Over the course of only four '80s albums, former progressive rock band turned rock balladeers Journey churned out an impressive array of hit singles and prime album tracks. Almost all are worthy of praise, but it's also notable that a handful of these tunes have not only withstood the test of time but stand up well to focused scrutiny. The best of the best of Journey may be up for debate, but the fact that the band still matters as a key arena rock prototype has by now become a matter of certainty. Here are eight reasons why, presented in chronological order of release.
Despite the recent use of this tune in annoying TV advertising, this full-tilt rocker from 1980's Departure most definitely stands as one of Journey's finest moments as a band. After all, it serves as definitive proof that the quartet had the capacity to rock with some serious authority. I don't know why people tend to forget that Neal Schon was not only a guitar prodigy but also possesses one of the most distinctively scorching guitar styles in rock. This is one of the few Journey classics on which Steve Perry's vocals take a bit of a backseat; it's all about Schon's killer riff and his commanding solos. And what's more rock than that?
A few years back I went through a fairly prolonged "I hate Journey, they're so lame" phase, the kind that could be put to an end only through well-placed logic. I have a friend of mine to thank for that; when she offered me a viable explication of the "streetlight people" lyric from this 1981 standout, I lost a key assumed reason to criticize this rock masterpiece. A graceful combination of muscular guitars and haunting melody, this song just works down to its core, in a way as magically mysterious as the Internet or a car engine to those of us not inclined to understand the workings of such things. So just sit back and enjoy the majesty.
Again, anyone inclined to dismiss Journey as a cream puff band overly fond of ballads and sorely lacking rock and roll cred should give another listen to this underrated classic from 1981's Escape. In terms of rock guitar riffage, this tune earns major points for its explosive intro, but beyond that it showcases the general tightness of Journey's core quintet of members during the band's peak period. I mean, if even Ross Valory's bass playing shines during the irresistible chorus of this nearly perfect mainstream rock song, Journey must have pretty well known what it was doing.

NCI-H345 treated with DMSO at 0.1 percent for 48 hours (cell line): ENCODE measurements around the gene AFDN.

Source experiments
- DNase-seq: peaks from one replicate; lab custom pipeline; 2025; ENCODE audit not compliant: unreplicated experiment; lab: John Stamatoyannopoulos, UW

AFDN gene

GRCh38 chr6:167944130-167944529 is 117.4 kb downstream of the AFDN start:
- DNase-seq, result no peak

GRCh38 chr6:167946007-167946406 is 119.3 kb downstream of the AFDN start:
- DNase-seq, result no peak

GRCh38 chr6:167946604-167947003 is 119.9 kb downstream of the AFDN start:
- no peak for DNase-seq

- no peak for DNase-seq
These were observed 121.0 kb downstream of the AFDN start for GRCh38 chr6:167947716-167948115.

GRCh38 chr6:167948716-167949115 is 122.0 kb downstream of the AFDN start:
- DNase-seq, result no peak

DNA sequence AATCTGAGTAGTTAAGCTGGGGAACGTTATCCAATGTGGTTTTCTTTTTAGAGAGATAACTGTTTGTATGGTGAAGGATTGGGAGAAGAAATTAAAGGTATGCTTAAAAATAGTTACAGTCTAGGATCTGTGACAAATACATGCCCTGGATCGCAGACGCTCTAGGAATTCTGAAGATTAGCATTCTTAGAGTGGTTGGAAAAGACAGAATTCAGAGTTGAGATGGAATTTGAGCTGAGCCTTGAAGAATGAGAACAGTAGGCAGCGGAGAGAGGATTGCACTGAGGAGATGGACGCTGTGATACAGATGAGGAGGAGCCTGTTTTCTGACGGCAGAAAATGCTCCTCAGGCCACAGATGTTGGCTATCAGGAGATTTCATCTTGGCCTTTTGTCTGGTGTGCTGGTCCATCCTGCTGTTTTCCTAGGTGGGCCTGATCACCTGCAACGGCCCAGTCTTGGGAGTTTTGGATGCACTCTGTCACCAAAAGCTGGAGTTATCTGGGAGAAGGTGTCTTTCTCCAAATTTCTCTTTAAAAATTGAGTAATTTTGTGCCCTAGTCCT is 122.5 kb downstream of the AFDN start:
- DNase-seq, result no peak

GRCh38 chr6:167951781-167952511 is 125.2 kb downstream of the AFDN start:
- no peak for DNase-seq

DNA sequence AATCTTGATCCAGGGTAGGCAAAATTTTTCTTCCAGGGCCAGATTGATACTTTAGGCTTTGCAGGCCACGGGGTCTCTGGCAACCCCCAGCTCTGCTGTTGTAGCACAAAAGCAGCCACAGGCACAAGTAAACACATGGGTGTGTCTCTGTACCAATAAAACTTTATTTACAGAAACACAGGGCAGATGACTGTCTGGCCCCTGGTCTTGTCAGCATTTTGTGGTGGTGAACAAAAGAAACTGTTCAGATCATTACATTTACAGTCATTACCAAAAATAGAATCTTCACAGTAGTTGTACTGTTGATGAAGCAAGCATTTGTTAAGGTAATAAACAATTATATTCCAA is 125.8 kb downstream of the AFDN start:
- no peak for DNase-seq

This song is essential in a total-package sort of way, from the unmistakable, energizing synth opening all the way across the spectrum to its impossibly cheesy music video chock full of '80s missteps. Whatever the angle, "Separate Ways" is valuable, central '80s music listening. After all, what makes Journey's best music so constant is the consistent quality of band components, from Perry's vocal showcase to Schon's aggressive, solid guitar work to - of course - the efficient and skilled songwriting necessary to produce this song's utterly transcendent bridge and chorus. A glorious '80s moment.
Perhaps the most underappreciated vital track from Journey's peak '80s period, this tune doubles effectively as a power ballad and mid-tempo rocker. The band happened to be a master of that format during this era, but here the lines are blurred wonderfully between lighter-worthy romantic balladry and a melodic guitar-hero sing-along. Steve Augeri, Jeff Scott Soto and Arnel Pineda notwithstanding, no one ever has sounded or probably ever will sound quite like Steve Perry at his powerfully emotive best, and this distinctiveness always will be the fuel that drives Journey's greatness.
Of Journey's two blockbuster slow-dance power ballads, I've always preferred this one for its proper appropriation of Schon's nimble lead guitar work into the winning formula. That's not to say that "Open Arms" doesn't have its charms, but it's certainly one of the few occasions in which the band did not use all its positive attributes for maximum impact. "Faithfully," on the other hand, authentically tackles a subject - the impact of excessive time apart on romantic relationships - with equal amounts of universality and specificity. This soft rock classic is perhaps the epitome of Journey's wide-ranging appeal.
Despite the odd move of ditching drummer Steve Smith and bassist Valory for the 1986 album Raised on Radio, the music on the last release from Journey's most successful phase maintained the band's successful formula of guitar, keyboards, and, of course, Steve Perry. This song didn't disappoint longtime fans even if they were tired of waiting for a follow-up to 1983's Frontiers, and the reasons it struck such a chord are, again, solid song structure and familiar if not groundbreaking lyrical treatment of the inherent pitfalls of romance. It's not Perry's fault his voice soars in such an irresistible way; the boy just can't help it.
The good thing about Journey going on hiatus following the Raised on Radio tour is that the best music on that disc measured up quite favorably with the band's highest-quality earlier material. That's actually a pretty rare occurrence, when bands exit before inevitable decline sets in. This fine mid-tempo track arguably stands as one of the band's most impressive achievements of the '80s, blessed as it is with a compelling keyboard groove, some of Schon's tastiest lead guitar work of his long career, and another forehead-vein-protruding but thoroughly engrossing vocal performance from Mr. Perry.